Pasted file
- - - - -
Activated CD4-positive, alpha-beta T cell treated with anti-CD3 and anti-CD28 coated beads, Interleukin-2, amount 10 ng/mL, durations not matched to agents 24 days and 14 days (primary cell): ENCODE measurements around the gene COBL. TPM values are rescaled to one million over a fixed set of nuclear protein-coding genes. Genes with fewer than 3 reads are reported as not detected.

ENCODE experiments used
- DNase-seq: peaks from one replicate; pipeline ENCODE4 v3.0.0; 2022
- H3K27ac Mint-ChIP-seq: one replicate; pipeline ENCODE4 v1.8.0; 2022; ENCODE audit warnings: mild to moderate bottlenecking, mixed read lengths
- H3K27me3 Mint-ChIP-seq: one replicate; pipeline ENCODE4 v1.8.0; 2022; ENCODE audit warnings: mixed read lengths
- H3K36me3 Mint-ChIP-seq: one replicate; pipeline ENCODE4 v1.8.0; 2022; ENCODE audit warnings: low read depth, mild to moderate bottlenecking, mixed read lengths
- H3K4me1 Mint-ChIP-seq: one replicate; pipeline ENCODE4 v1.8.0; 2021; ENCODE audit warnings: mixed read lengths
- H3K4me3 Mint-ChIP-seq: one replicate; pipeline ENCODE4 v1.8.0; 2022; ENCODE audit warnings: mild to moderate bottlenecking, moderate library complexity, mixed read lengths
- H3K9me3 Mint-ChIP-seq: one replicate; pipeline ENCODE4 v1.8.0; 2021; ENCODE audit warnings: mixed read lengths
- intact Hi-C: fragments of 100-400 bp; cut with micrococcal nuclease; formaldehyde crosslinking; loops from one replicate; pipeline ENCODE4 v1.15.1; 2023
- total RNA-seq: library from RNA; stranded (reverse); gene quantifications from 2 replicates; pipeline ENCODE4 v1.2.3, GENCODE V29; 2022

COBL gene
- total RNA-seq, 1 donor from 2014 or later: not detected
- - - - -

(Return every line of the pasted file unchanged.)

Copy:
Activated CD4-positive, alpha-beta T cell treated with anti-CD3 and anti-CD28 coated beads, Interleukin-2, amount 10 ng/mL, durations not matched to agents 24 days and 14 days (primary cell): ENCODE measurements around the gene COBL. TPM values are rescaled to one million over a fixed set of nuclear protein-coding genes. Genes with fewer than 3 reads are reported as not detected.

ENCODE experiments used
- DNase-seq: peaks from one replicate; pipeline ENCODE4 v3.0.0; 2022
- H3K27ac Mint-ChIP-seq: one replicate; pipeline ENCODE4 v1.8.0; 2022; ENCODE audit warnings: mild to moderate bottlenecking, mixed read lengths
- H3K27me3 Mint-ChIP-seq: one replicate; pipeline ENCODE4 v1.8.0; 2022; ENCODE audit warnings: mixed read lengths
- H3K36me3 Mint-ChIP-seq: one replicate; pipeline ENCODE4 v1.8.0; 2022; ENCODE audit warnings: low read depth, mild to moderate bottlenecking, mixed read lengths
- H3K4me1 Mint-ChIP-seq: one replicate; pipeline ENCODE4 v1.8.0; 2021; ENCODE audit warnings: mixed read lengths
- H3K4me3 Mint-ChIP-seq: one replicate; pipeline ENCODE4 v1.8.0; 2022; ENCODE audit warnings: mild to moderate bottlenecking, moderate library complexity, mixed read lengths
- H3K9me3 Mint-ChIP-seq: one replicate; pipeline ENCODE4 v1.8.0; 2021; ENCODE audit warnings: mixed read lengths
- intact Hi-C: fragments of 100-400 bp; cut with micrococcal nuclease; formaldehyde crosslinking; loops from one replicate; pipeline ENCODE4 v1.15.1; 2023
- total RNA-seq: library from RNA; stranded (reverse); gene quantifications from 2 replicates; pipeline ENCODE4 v1.2.3, GENCODE V29; 2022

COBL gene
- total RNA-seq, 1 donor from 2014 or later: not detected